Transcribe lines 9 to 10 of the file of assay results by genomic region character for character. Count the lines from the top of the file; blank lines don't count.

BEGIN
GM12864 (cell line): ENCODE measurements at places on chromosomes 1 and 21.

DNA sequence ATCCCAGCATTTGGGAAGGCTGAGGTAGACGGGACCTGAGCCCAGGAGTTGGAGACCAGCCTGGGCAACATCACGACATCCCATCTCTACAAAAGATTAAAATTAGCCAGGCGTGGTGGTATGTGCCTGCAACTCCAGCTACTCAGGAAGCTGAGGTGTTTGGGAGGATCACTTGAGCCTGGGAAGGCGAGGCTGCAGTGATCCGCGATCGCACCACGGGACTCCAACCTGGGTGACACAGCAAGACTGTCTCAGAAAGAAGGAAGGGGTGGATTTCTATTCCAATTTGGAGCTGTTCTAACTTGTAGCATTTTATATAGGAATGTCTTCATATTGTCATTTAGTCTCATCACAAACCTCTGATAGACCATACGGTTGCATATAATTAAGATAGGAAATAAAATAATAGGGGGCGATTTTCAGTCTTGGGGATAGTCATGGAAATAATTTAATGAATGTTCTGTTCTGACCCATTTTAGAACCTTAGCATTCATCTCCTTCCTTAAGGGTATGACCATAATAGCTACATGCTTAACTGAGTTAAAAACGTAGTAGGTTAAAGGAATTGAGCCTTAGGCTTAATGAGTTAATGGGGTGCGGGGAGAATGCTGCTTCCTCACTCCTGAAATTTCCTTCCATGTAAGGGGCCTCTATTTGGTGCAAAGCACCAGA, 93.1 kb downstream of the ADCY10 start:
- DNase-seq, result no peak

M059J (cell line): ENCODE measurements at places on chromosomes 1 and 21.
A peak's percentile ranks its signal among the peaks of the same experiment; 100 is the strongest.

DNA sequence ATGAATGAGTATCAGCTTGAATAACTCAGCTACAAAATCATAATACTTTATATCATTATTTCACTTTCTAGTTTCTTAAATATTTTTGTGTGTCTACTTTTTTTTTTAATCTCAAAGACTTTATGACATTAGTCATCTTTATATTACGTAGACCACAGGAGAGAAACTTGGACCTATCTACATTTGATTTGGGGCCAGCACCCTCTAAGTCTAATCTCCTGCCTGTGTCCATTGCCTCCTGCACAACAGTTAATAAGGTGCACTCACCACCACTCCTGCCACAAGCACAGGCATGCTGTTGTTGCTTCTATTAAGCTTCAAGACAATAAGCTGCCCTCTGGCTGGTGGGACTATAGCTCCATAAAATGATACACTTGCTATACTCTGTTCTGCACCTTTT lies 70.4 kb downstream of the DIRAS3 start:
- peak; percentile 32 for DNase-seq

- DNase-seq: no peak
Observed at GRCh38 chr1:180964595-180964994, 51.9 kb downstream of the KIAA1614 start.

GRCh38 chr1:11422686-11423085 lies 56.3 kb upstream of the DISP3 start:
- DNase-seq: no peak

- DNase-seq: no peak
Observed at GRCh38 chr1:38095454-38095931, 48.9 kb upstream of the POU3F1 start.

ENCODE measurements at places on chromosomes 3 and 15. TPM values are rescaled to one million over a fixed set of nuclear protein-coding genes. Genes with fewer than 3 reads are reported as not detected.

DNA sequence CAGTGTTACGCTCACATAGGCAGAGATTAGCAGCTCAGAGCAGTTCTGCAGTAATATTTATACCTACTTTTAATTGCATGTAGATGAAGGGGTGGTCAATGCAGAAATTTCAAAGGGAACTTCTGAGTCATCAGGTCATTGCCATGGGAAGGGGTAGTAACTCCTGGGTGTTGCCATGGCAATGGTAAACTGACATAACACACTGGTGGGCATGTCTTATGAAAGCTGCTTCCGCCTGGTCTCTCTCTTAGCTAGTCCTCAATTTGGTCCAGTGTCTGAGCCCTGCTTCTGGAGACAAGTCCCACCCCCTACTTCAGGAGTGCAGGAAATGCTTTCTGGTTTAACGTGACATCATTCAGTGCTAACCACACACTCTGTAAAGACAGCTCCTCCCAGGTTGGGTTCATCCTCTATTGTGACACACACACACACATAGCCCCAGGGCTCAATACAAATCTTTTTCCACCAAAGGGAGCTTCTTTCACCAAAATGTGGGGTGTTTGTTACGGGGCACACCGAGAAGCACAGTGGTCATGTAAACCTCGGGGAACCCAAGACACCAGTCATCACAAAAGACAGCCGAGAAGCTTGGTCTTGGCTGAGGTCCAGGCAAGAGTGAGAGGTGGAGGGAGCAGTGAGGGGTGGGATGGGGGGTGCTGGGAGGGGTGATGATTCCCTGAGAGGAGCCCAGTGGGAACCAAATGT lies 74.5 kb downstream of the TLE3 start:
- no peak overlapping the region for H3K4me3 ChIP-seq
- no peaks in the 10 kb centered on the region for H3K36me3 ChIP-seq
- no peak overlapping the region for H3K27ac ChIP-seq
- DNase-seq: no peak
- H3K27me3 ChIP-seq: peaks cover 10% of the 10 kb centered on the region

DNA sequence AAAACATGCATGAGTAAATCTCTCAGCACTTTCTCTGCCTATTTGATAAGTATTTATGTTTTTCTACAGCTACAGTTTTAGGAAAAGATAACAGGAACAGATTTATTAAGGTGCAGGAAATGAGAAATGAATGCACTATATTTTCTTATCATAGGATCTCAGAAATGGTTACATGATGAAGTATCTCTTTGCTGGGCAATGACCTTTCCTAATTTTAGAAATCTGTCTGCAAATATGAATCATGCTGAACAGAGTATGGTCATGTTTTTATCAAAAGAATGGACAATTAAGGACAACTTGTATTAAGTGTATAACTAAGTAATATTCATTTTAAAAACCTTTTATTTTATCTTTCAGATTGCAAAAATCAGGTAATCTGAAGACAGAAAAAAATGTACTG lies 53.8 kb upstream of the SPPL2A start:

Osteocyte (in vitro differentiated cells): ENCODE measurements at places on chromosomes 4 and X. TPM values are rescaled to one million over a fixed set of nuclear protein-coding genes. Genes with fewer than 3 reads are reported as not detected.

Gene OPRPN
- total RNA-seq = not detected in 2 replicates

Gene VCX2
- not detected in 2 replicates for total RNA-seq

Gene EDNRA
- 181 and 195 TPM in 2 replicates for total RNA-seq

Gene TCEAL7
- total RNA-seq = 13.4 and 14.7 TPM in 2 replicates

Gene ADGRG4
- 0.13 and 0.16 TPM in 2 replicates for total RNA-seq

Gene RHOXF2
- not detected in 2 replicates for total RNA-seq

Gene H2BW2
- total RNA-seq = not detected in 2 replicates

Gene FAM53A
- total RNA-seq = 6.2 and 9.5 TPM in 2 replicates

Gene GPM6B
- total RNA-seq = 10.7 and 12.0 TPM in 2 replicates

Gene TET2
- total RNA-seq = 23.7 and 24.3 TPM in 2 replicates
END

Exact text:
Observed at GRCh38 chr1:180964595-180964994, 51.9 kb downstream of the KIAA1614 start.

GRCh38 chr1:11422686-11423085 lies 56.3 kb upstream of the DISP3 start: